Lost in a sea of agency acronyms is the fact that the NPS and BLM espouse vastly different policies toward climbers. With frequently updated management plans and dedicated search-and-rescue squads, the NPS can be seen as a bit like a mollycoddling parent, while the BLM acts more like a laissez-faire babysitter. While this arrangement has worked for Indian Creek, in Red Rock, the hands-off approach only emerged after the implementation of steep fines to enforce a total bolting ban in the park’s wilderness. Climbers have been restricted, with little chance of redress, by an out-of-touch manager. Although the BLM does list rockclimbing right next to weddings on its recreation website, the agency, just to use one example, recommends decades-old guidebooks, ignoring the four most recent generations of guidebooks to the area.
In 1980, much of Red Rock was designated as a wilderness study area, a designation that remained in place until 2002, when the Rainbow Mountain and La Madre Mountain Wilderness areas were congressionally signed into existence. Together, these wilderness areas comprise 67,000 acres and the majority of Red Rock’s canyons, walls, and most famous climbs. From the time the region was designated as a study area in 1980, No bolting was supposed to have occurred, says Sendi Kalcic, current Red Rock Wilderness Specialist at the BLM. The no-new-bolts policy was eventually put into writing in the management plan adopted in 1995. Today climbers who add bolts risk facing a mandatory appearance in federal court. And Red Rock law enforcement officer Erica Schumaker describes a penalty of probably $500 at the minimum.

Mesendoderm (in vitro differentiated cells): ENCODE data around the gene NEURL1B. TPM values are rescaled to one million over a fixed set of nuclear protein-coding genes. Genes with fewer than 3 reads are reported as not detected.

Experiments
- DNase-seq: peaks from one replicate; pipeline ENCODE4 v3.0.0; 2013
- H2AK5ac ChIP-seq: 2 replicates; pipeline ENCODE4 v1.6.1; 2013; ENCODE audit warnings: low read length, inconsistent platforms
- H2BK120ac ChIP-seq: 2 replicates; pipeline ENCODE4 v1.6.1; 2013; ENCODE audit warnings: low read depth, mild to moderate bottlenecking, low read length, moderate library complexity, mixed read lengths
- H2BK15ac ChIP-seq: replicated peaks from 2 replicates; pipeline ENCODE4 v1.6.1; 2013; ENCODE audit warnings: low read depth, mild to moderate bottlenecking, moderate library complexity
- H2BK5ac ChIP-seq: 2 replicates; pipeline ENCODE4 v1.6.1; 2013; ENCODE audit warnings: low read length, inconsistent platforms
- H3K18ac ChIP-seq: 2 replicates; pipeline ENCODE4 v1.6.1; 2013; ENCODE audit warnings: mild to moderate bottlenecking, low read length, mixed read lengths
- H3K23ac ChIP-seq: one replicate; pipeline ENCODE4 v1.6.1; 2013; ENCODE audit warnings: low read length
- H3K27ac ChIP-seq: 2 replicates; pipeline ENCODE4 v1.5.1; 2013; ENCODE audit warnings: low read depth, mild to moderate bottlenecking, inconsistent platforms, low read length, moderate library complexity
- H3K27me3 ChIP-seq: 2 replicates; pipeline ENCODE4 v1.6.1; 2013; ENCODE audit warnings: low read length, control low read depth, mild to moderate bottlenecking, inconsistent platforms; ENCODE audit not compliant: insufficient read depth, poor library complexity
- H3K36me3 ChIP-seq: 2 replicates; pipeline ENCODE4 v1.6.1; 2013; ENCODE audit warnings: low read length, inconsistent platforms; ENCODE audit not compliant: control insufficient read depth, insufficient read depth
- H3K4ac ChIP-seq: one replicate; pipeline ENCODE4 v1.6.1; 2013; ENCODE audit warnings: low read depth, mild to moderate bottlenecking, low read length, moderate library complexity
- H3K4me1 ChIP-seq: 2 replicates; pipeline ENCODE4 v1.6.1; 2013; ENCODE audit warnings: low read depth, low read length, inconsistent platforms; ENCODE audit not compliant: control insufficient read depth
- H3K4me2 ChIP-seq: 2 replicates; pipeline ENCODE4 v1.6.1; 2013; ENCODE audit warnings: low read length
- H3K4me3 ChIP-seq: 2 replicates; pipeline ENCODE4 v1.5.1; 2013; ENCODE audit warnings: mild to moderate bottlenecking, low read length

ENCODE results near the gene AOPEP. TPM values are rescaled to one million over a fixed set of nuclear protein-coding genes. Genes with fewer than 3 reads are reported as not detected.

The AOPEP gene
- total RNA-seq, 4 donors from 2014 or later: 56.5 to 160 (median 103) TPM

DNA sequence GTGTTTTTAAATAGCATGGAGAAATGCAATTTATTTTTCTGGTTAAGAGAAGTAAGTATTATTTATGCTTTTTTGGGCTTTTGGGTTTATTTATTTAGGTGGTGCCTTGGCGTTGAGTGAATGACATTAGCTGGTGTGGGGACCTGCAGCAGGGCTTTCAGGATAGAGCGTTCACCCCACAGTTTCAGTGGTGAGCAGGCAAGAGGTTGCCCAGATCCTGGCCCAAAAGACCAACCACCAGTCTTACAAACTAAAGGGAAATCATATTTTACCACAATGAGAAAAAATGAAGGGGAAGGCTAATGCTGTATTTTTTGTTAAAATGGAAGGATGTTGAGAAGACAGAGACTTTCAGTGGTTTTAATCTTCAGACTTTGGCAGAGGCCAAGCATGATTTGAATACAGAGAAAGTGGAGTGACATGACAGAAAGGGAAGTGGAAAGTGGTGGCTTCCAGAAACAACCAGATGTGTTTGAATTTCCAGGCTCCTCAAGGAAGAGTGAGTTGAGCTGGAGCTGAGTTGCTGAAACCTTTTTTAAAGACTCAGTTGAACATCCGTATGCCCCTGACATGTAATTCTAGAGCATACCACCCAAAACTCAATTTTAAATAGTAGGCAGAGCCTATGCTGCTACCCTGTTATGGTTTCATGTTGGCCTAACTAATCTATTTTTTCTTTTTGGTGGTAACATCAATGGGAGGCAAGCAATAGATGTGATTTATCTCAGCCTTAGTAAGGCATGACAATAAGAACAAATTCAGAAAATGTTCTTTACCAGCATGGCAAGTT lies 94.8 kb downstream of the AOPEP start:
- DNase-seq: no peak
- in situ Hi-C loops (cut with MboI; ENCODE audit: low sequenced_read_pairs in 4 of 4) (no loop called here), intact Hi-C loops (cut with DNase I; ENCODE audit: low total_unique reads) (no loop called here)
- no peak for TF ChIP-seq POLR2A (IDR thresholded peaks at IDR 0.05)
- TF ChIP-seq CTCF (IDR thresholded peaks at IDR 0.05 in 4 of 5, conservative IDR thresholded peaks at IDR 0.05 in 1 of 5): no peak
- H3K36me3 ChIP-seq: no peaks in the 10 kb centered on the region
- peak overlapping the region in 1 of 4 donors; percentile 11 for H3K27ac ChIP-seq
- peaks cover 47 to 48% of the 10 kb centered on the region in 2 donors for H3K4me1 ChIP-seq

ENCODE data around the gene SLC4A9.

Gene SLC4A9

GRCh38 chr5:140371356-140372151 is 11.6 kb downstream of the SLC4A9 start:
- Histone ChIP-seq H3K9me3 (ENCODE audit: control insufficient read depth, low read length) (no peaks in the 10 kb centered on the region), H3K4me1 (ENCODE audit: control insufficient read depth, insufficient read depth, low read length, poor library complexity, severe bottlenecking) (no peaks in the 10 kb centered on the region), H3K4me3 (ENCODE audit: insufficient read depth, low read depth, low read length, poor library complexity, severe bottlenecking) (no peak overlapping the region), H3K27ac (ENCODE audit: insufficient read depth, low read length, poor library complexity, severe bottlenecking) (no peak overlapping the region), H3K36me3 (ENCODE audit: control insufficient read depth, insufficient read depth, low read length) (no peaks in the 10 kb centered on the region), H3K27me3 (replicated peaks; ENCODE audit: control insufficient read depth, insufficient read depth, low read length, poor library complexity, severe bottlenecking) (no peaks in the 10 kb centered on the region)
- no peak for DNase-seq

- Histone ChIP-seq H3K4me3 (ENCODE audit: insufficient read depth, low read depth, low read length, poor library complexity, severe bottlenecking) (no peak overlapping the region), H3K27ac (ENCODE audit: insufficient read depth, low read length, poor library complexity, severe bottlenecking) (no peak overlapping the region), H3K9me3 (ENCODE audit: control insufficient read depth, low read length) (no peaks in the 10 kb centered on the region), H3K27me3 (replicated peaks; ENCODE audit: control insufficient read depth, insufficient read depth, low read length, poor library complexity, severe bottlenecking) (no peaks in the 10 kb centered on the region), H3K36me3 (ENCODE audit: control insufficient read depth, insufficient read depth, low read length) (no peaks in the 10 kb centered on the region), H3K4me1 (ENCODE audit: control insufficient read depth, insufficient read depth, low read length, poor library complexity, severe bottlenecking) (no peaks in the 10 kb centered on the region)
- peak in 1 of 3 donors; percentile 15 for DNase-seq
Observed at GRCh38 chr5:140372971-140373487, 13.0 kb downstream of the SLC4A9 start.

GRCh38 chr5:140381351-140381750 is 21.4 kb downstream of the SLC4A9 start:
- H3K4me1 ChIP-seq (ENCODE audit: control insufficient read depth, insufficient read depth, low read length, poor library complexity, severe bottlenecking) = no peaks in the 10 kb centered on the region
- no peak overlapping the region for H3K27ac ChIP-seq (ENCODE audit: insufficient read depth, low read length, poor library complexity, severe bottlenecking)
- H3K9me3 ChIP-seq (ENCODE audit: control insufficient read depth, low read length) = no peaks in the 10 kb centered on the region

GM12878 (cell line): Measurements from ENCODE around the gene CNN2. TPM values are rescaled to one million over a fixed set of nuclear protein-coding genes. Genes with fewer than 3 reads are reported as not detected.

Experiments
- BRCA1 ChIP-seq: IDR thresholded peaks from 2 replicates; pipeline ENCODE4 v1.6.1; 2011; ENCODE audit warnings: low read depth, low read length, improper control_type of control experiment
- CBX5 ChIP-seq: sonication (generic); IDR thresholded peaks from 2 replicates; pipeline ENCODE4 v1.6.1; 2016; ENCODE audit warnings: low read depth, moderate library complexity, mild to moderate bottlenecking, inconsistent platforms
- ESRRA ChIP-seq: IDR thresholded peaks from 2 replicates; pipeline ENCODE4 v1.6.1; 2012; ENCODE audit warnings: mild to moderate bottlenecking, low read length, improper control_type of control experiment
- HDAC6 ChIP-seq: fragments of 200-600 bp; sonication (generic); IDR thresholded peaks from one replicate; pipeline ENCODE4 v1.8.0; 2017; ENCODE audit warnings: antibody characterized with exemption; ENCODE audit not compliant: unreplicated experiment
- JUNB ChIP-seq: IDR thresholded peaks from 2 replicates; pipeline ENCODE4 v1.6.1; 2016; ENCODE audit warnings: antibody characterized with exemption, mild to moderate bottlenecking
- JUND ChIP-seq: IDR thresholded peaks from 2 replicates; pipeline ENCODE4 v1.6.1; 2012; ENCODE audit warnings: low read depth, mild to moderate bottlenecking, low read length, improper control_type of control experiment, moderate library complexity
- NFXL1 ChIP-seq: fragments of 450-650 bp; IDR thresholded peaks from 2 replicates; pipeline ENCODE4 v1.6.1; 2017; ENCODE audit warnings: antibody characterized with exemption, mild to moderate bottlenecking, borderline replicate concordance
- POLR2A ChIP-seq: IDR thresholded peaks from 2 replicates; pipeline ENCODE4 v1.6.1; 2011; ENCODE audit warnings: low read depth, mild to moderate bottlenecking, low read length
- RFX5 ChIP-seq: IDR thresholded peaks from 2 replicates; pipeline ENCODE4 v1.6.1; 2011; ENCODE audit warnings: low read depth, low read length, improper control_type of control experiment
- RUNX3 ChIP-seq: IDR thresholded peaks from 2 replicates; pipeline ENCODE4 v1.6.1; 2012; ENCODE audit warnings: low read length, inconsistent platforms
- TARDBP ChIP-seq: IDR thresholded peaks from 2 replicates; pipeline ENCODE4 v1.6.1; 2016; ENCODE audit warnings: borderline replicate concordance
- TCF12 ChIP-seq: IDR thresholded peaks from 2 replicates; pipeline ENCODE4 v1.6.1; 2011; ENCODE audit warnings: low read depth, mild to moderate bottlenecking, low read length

Glancing through Jerry Handren’s 2007 Red Rocks: A Climber’s Guide, you may notice first-ascent information from the 1970s, but few similar details for the modern classics. Due to the bolting ban, officially anonymous routes are now the norm in Red Rock, and on this trip, Garrett and I were keen to learn if the clandestine efforts had produced routes that stacked up with those of the past.
The next day, we strode the crest of a towering fin of white stone separating the Pine Creek and Juniper Creek drainages. We compared echoes down either side of the precipitous escarpment and gawked at the Jet Stream Wall straight ahead. Lacking both ambition and the required four #00 TCUs for the crux of the 600-foot Jet Stream (5.12c), we set our sights on Drifting (5.11c), a 500-foot plumb line of patina edges, discontinuous seams, and recently drilled bolts. With no other people in sight all day, we enjoyed Drifting’s intricate face climbing and thin cracks protected by trad gear. Unlike the experience of climbing Levitation 29 or Time’s Up, topping out on Drifting didn’t leave us with the bittersweet sense of having climbed bolted cracks. After an outstanding route, we joked about owing the first-ascent team a round of beers. Luckily for our ever-dwindling trip budget, anonymous creditors rarely collect.
Early in our 10-day stay, we drove the park’s one-way loop road to the Pine Creek trailhead. The planned double-header was a pair of neglected trad classics: Challenger (5.10d) and Jupiter II (5.11), 500 and 600 feet, respectively. On a day when Las Vegas registered winds of 65 miles per hour, we spent 10 hours on the Challenger Wall, a cliff of which our guidebook had warned, Seems to somehow amplify any winds that may be blowing. Despite our chapped and bleeding lips, the immaculate corners and improbable roofs tempered our discomfort.